The development of solid objects made of polymer materials at the company ‘Electromashina’, which is a part of ‘Uralvagonzavod’ corporation, has been underway for some time now. In the summer of 2015, the industrial 3D-printer was introduced, which was designed to create prototypes and low-volume parts.
“The 3D-printer helps to speed up the trial production. When the designer develops some new product he designs and primarily works with the 3D-computer model first.
According to him, the designer in developing the product can receive the required item on the spot; take into account any errors when running a batch or small batch production. The expert further noted that the technology allows one to bypass the problems that would need to be dealt with in classical ways.
“There is no need to sharpen an item in order to obtain a sample, just to realize that it does not fit and requires a re-run in the production. There is no need to waste metal. One can produce not just a detail, but the complete assembly and check the assembly of all of the mechanical characteristics,” Anton Ulrich said.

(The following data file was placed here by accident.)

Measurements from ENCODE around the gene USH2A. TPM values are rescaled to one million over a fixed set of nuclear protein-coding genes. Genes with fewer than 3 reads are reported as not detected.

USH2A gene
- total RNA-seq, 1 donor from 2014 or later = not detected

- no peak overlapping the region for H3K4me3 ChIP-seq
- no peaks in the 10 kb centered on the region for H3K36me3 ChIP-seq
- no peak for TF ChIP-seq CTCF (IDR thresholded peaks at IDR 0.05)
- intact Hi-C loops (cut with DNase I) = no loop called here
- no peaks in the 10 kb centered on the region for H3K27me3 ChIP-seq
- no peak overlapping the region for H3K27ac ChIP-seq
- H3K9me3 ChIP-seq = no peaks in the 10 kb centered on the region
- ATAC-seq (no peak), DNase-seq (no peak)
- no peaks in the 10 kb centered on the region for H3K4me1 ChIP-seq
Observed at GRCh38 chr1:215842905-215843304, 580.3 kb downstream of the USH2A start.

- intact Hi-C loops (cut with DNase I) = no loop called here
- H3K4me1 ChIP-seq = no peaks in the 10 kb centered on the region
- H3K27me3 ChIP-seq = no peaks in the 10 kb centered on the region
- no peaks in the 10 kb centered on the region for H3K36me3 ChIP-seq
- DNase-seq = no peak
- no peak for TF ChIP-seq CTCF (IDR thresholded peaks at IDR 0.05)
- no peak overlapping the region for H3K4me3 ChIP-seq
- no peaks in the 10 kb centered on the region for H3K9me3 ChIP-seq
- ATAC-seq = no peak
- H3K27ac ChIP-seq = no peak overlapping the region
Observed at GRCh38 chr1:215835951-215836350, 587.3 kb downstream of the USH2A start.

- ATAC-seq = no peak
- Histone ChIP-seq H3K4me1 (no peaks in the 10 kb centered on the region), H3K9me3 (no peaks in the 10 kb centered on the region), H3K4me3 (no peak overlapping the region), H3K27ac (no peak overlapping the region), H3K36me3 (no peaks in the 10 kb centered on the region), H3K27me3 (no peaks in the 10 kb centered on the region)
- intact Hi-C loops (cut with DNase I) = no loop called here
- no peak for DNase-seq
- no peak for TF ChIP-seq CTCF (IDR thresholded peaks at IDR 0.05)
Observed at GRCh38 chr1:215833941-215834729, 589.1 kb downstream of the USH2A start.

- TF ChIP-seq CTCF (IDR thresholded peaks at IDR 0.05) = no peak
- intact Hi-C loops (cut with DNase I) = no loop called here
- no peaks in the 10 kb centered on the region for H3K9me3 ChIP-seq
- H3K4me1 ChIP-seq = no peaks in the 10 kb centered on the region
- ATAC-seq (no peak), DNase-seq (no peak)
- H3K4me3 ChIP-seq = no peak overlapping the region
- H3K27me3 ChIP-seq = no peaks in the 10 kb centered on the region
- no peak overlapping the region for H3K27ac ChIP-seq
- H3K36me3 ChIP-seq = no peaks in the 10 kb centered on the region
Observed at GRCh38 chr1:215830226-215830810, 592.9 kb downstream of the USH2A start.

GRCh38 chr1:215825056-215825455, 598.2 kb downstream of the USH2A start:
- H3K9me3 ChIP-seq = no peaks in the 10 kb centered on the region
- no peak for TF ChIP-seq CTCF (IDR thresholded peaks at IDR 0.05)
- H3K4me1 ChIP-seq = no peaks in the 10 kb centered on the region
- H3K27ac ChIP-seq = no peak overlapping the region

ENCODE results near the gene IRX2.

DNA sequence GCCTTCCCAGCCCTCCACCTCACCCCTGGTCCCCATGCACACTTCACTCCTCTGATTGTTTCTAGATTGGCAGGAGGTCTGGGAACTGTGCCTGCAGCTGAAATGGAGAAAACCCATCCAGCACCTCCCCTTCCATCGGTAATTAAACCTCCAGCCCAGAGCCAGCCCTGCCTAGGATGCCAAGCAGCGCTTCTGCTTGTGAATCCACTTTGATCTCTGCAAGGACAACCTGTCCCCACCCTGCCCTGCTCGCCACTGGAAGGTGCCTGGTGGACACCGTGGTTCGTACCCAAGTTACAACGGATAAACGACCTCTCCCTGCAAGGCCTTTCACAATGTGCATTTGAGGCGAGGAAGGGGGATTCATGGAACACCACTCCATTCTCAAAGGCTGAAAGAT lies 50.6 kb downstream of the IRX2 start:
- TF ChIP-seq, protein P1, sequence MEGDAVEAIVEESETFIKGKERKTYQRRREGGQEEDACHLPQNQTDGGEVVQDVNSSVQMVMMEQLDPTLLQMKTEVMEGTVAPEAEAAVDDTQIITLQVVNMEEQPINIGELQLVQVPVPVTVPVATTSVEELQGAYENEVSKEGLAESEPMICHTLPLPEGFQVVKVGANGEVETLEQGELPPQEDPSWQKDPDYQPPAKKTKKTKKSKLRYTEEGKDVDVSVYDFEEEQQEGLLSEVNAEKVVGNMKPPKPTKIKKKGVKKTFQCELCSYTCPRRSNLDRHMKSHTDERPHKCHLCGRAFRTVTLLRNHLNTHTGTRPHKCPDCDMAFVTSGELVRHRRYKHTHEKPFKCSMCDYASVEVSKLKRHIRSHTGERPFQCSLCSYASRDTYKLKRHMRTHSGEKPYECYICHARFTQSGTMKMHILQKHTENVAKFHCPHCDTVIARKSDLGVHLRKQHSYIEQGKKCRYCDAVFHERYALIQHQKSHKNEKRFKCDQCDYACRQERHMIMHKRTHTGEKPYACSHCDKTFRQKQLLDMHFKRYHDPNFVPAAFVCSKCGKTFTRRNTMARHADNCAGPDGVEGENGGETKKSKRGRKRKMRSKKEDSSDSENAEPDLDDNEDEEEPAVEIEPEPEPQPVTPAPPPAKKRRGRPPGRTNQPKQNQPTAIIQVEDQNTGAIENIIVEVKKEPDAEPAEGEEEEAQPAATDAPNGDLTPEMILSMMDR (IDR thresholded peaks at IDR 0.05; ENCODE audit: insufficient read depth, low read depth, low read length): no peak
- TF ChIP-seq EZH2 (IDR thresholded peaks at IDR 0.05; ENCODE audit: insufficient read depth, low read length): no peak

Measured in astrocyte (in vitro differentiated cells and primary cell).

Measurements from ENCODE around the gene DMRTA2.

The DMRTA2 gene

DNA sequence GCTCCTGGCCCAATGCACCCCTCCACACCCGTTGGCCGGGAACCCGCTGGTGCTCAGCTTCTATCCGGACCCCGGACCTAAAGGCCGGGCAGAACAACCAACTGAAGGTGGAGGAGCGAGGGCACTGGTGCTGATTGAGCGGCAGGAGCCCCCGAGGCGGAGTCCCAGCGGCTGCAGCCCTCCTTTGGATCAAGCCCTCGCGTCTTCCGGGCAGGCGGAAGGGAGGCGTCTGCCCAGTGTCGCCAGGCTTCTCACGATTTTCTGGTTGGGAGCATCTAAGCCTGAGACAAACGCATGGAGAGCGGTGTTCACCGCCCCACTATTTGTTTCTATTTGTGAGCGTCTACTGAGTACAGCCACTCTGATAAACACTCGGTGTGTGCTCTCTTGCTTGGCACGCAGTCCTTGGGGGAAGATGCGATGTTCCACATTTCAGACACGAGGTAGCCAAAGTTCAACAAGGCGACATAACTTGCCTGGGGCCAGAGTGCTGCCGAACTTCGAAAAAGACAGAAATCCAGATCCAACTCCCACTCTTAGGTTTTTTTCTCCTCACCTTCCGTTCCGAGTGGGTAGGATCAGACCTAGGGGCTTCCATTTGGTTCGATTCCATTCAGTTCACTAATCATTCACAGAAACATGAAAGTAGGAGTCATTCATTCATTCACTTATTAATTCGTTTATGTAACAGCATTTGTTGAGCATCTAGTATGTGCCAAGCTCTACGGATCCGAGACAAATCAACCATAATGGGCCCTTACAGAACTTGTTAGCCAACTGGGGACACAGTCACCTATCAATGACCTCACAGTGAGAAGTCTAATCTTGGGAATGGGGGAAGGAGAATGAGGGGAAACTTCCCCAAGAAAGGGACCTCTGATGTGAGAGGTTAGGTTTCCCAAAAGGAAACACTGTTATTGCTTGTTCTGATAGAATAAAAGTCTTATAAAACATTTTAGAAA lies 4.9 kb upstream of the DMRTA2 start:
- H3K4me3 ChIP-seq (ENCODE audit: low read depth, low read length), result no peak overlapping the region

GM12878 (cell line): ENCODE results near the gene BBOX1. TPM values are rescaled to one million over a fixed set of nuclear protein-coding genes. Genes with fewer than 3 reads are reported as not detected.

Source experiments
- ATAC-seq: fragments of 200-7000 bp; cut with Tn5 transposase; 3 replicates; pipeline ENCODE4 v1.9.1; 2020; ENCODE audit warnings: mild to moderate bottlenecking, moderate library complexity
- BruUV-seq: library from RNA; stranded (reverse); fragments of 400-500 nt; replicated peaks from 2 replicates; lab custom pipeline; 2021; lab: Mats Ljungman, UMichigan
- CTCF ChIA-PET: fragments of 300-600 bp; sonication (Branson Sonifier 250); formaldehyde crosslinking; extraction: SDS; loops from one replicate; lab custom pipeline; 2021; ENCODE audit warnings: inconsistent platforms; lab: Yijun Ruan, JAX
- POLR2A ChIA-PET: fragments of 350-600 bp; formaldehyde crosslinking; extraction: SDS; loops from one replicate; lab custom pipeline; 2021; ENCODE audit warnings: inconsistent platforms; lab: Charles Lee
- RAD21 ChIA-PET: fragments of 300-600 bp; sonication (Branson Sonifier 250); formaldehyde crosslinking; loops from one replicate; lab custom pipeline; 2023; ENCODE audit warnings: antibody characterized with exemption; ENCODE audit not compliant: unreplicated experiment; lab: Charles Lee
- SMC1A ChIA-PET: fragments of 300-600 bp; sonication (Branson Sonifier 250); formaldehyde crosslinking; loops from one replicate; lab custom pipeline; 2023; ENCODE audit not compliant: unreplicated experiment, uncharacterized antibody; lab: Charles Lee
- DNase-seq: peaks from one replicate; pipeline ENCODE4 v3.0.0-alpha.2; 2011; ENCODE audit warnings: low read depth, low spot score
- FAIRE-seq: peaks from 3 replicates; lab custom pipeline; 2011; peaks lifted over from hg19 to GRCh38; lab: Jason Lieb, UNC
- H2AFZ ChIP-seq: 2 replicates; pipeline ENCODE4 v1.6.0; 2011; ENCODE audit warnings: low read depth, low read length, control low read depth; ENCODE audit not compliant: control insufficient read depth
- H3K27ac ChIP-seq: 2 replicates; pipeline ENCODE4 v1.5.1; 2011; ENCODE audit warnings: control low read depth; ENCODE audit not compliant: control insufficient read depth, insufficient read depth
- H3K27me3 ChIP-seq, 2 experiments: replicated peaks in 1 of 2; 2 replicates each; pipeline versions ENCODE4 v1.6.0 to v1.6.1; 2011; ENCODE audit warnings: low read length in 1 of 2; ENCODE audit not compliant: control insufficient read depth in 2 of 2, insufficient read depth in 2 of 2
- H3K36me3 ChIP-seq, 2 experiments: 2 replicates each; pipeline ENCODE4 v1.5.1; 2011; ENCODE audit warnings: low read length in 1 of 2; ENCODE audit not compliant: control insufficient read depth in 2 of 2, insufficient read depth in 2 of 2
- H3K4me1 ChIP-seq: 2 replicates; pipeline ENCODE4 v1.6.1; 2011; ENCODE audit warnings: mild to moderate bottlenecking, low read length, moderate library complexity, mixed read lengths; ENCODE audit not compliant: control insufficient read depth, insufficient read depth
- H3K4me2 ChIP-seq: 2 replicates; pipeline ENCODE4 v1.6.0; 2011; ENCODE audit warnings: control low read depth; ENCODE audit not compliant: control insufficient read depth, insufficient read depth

At the same time, according to the expert, the prototype can be used as a master model to fabricate tools for the manufacture of parts made of metal or plastic. In other words, the prototype parts for the Armata tank and other military vehicles, produced by Uralvagonzavod, can be printed on 3D-printers.
The technology is just a step away from the ability to create 3D-printed titanium parts several meters in length.
The expert further noted that taking into account the specific conditions of the printer it can even produce tools in space. For example, the astronauts on the ISS managed to print a key when they needed one.
However, Russian experts at the RSC Energy went a step further by developing a microsatellite. Its external brackets, housing and a number of components will be printed using a 3D-printer. It can be launched during one of the future spacewalks.
The launch ceremony may be timed with 60th anniversary of the launch of the first artificial satellite.